The African Union’s decision to nominate Sudan for the United Nations Human Rights Council (HRC) elicited justifiable outrage. Pressure from human rights groups and governments led Kenya to announce its own election bid, causing Sudan to withdraw. This was a welcome development; the notion of the genocidal government sitting on the most visible U.N. human rights body was…

  • Backgrounder posted June 23, 2011 by Brett D. Schaefer The U.S. Should Pursue an Alternative to the U.N. Human Rights Council

    Abstract: The U.N. Human Rights Council has failed to consistently fulfill its mandate to hold governments accountable for violating basic human rights and fundamental freedoms and to promote and protect human rights. Two years of U.S. membership on and engagement with the council have not significantly improved its performance. Rather than continuing to expend finite…

  • WebMemo posted March 4, 2011 by Brett D. Schaefer, Steven Groves The Motivation for the Referral of Libya to the ICC: Political Pressure or Justice?

    The killings and other atrocities committed in Libya, if confirmed, likely rise to the level of crimes against humanity, which are under International Criminal Court (ICC) jurisdiction in the Rome Statute. But the ICC is supposed to be a court of last resort, becoming involved only if national authorities prove unwilling or unable to pursue the alleged crimes. It has yet…

  • WebMemo posted November 5, 2010 by Brett D. Schaefer, Steven Groves U.S. Targeted by Human Rights Abusers at Its Universal Periodic Review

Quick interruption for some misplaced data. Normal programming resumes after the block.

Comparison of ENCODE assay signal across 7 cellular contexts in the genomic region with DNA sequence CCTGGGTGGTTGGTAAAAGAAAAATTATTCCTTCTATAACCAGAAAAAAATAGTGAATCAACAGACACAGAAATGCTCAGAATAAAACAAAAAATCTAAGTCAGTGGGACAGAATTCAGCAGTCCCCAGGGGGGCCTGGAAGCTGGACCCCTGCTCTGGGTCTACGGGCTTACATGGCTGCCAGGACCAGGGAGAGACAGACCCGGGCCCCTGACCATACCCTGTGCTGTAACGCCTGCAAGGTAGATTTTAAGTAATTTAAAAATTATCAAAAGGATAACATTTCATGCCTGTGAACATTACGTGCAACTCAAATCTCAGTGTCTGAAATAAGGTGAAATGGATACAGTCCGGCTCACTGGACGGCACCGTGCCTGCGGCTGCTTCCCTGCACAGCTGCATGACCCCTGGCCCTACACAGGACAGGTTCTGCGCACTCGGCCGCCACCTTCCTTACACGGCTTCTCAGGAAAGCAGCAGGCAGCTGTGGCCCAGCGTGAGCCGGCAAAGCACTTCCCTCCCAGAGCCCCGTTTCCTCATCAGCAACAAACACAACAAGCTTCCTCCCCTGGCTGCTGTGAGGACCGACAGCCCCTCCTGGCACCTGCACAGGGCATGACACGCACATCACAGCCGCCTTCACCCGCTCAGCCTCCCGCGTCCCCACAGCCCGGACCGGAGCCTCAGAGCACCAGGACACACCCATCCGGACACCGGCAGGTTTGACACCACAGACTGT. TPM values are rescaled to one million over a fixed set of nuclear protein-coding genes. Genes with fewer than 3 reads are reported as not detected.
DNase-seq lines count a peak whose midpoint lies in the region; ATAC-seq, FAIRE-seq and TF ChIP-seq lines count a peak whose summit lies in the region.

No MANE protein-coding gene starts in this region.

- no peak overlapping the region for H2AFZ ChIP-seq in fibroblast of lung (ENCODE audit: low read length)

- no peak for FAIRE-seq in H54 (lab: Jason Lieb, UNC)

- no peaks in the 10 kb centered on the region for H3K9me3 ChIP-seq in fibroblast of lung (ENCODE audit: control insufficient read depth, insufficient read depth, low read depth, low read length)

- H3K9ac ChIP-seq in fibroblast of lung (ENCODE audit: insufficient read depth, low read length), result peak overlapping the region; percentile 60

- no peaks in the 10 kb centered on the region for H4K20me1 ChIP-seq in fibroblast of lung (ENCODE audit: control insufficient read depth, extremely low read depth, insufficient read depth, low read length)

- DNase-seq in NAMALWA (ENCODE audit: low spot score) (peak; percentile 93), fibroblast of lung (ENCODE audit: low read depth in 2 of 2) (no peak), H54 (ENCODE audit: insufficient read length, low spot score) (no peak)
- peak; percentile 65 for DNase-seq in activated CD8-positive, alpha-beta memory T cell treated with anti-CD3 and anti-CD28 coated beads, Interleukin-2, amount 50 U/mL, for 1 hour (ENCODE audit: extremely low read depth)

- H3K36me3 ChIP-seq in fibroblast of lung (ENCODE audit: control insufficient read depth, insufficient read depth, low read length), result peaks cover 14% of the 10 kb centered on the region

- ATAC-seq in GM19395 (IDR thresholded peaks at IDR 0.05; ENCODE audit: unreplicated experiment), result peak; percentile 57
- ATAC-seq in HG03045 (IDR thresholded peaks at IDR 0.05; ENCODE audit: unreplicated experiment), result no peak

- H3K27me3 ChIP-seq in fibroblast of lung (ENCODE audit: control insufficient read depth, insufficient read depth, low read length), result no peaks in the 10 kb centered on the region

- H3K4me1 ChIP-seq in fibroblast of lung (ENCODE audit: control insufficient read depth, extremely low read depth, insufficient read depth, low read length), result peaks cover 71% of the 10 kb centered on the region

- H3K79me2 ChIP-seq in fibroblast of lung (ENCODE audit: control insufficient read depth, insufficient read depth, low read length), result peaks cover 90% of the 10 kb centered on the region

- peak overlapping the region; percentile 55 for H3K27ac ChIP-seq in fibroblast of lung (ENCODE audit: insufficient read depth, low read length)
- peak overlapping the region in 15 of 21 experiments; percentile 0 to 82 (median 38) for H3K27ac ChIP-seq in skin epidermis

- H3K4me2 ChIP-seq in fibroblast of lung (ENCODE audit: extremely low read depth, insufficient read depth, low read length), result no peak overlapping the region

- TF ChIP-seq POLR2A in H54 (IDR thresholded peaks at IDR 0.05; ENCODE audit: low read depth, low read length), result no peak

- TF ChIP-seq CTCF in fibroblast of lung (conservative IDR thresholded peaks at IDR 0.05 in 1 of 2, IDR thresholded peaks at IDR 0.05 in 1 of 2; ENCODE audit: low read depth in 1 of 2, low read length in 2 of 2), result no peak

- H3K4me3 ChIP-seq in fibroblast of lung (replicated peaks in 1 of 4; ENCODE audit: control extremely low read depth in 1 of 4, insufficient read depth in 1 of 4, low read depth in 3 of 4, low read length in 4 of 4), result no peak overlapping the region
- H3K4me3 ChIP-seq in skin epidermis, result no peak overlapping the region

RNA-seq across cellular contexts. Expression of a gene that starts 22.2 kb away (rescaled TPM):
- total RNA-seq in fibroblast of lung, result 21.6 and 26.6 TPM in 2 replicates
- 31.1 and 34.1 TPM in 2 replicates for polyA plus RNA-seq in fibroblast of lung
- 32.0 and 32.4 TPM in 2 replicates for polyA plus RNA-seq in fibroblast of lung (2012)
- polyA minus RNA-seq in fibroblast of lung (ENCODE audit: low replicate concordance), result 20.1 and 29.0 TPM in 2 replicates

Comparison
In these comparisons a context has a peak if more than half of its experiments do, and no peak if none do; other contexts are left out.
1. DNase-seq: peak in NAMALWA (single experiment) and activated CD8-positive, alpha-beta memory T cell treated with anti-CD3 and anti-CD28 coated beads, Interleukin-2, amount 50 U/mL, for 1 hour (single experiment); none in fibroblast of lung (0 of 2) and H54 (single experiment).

The United States underwent a three-hour review of its human rights record before the United Nations Human Rights Council (HRC) on November 5 under that body’s Universal Periodic Review (UPR). As predicted,[1] the farcical nature of the process was immediately apparent as serial human rights violators Cuba, Venezuela, Iran, Russia, China, Sudan, and North Korea queued up…

  • WebMemo posted August 26, 2010 by Brett D. Schaefer, Steven Groves The U.S. Universal Periodic Review: Flawed from the Start

    The United States recently released its report to the United Nations Human Rights Council (HRC). This report will serve as the basis of the U.S.’s first examination under that body’s Universal Periodic Review (UPR).[1] Although the U.S. report gives undue attention and credit to the actions of the Obama Administration, it is largely a factual presentation of current U.S.…

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Find more work on Human Rights Council